Police defend their handling of Levy investigation

By Keith L. Alexander
Washington Post Staff Writer
Thursday, October 28, 2010; 9:06 PM

District crime-scene and U.S. Park Police officers testifying in the Chandra Levy case on Thursday defended how they handled and processed the slain woman's remains and other items found in Rock Creek Park a year after she disappeared.

The testimony came a day after Dupont Circle cabinetmaker Phillip Palmer told the court that he found Levy's skull in the park May 22, 2002, while walking his dog. Palmer told the jury that when he called police, the responding officers "traipsed" through the area and acted "non-professional."

But officers on the stand Thursday gave a different account. Park Police Lt. Dennis Bosak testified that when he arrived, he used his baton to move the skull and saw the eye and nose openings, but did not touch anything else until other officers arrived.

Bosak said the Levy case had drawn heavy media attention and that officers were careful processing the scene.

"We took very good care of preserving everything at that crime scene," Bosak said. "We wanted to do the best we could."

Criticism of the police investigation has plagued the prosecution's case. Officers searched the park in the weeks after the federal intern disappeared, but by the time Palmer found Levy's remains and belongings a year later, key DNA evidence had been lost.

Ingmar Guandique, 29, is charged with first-degree murder and other counts in Levy's killing.

"There was no trampling of the scene of any sort," said John Allie, a D.C. Police evidence technician who also testified.

Allie, a 24-year veteran of the force, gave a detailed account of how the scene was processed and what was found. Allie testified that police searched the area with 22 cadaver-sniffing dogs from May 22, 2002, to May 28.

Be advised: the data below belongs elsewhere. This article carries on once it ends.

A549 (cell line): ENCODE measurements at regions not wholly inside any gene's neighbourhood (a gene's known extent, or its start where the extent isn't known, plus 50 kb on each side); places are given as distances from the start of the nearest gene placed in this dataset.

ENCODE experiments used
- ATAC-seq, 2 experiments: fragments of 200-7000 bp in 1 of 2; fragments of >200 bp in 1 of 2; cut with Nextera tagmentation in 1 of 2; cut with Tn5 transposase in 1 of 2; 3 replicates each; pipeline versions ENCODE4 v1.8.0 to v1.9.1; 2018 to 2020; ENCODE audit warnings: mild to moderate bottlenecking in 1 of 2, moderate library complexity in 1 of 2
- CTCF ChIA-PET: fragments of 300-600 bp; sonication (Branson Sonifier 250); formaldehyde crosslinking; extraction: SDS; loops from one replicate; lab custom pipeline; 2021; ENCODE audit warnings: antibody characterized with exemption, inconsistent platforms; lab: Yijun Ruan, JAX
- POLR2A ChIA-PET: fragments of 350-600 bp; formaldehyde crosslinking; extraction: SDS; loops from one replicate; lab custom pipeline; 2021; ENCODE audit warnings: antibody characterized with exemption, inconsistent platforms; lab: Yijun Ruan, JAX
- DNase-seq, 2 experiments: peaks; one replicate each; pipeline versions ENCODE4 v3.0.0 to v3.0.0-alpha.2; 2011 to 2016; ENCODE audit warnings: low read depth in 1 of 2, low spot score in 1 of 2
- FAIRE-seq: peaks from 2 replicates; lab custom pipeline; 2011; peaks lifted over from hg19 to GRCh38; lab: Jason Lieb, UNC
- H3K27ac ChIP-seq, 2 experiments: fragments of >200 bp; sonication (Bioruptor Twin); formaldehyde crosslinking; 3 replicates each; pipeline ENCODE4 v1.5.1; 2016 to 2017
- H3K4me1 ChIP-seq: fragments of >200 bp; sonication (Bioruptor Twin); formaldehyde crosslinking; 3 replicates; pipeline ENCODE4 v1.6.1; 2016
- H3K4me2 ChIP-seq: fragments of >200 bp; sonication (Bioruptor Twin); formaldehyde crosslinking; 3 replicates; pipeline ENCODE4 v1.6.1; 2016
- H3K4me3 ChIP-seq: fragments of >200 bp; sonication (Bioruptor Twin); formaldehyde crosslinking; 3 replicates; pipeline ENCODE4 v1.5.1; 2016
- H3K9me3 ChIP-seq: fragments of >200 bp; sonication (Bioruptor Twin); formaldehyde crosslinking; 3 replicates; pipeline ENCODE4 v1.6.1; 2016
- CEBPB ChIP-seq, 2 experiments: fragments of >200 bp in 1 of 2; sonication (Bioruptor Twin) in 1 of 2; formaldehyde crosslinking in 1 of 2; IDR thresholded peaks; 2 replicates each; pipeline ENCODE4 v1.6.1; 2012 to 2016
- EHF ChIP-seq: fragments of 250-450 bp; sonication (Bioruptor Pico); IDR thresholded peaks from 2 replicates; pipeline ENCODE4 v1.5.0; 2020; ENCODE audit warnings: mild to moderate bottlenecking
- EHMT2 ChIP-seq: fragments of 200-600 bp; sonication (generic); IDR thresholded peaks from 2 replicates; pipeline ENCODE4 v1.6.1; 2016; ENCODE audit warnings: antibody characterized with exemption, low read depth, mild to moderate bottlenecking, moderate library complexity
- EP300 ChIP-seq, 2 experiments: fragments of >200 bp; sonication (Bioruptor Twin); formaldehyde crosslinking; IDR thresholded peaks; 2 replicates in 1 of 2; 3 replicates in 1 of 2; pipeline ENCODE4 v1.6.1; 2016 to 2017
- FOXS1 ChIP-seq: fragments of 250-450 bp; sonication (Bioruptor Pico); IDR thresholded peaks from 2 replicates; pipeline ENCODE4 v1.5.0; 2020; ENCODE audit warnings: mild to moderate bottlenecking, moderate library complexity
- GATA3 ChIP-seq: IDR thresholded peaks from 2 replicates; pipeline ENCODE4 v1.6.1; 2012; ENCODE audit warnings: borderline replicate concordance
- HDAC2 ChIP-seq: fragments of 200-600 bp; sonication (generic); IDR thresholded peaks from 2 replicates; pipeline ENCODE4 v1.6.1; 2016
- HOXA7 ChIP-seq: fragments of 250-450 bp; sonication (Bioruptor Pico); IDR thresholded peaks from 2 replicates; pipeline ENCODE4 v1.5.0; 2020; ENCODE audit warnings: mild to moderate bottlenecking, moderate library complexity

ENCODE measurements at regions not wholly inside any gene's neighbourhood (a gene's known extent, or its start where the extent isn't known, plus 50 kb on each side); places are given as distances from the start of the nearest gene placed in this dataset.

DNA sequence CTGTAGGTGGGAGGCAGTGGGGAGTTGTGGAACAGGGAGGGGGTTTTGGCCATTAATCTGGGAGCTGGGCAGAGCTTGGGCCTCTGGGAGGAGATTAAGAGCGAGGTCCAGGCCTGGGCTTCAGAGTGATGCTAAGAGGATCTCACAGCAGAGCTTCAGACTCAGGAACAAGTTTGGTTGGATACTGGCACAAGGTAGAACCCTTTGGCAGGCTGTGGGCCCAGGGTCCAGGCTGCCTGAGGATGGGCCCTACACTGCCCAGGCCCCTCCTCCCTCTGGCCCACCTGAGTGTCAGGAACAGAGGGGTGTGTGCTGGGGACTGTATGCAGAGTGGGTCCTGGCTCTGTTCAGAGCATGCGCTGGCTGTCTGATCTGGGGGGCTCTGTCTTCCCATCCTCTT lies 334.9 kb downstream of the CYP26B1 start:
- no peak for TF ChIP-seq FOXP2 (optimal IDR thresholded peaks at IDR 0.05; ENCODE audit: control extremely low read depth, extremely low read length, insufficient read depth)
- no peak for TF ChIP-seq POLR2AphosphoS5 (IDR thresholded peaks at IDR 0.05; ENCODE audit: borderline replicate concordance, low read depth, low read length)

Then, on June 6, officers returned to the park to look for more evidence after Levy's tibia was found. Officers stayed at the scene through June 24.

Photos were shown of teams of police recruits sifting through leaves and debris for items in the area where the skull was found near the Western Ridge Trail.

Many of the items were near several bones identified as Levy's. Officers found a couple of Levy's teeth and her jawbone. A picture of the jawbone with teeth attached was displayed on a projector. Levy's mother, Susan, who was holding a stuffed animal, had left the courtroom.

Allie said officers recovered about 70 percent of Levy's remains, which filled 203 bags.

Technicians recovered hair, Allie said. Officers found an inside-out gray T-shirt that read "Southern California Trojans," referring to the University of Southern California, where Levy received her master's degree. Allie also held up a faded red sports bra.

Officers also found a pair of black running tights. The legs were looped and knotted, and might have been used by the attacker as restraints. Allie displayed for the jury a pair of black panties that were also found inside out.

Prosecutors, working without DNA evidence, think the items belonged to Levy because of their proximity to her bones.

"It was quite an operation to find as much as we could," Allie said. He said officers searched with an "overabundance of caution."

But during her cross-examination, Santha Sonenberg, one of Guandique's lawyers, began delving further into the process by which Allie and his crime scene officers handle evidence. Sonenberg only had five minutes of questioning before Judge Gerald Fisher adjourned until Monday.

Sonenberg repeatedly asked Allie how evidence was handled. Allie said officers used gloves and that evidence was sealed in envelopes.

Sonenberg's queries might be setting up a question about a hair retrieved from Levy's head and sent to her office by prosecutors. When the envelope arrived, the hair was missing. Sonenberg's co-counsel, Maria Hawilo, told Fisher about the missing hair during a pretrial hearing in January.

And there were other mistakes in evidence handling. During hearings last year, prosecutors acknowledged that a female lab technician for BODE Technology Group, used by the government to process the Levy evidence, got some of her DNA on the bra.

Also last year, DNA from an unknown male, possibly a police officer or lab technician, was found on a pair of tights. Prosecutors at the time said it was unclear whose DNA was found on the tights, but that it was not Guandique's or that of Gary Condit, the former California congressman who had an affair with Levy and fell under suspicion when Levy disappeared.

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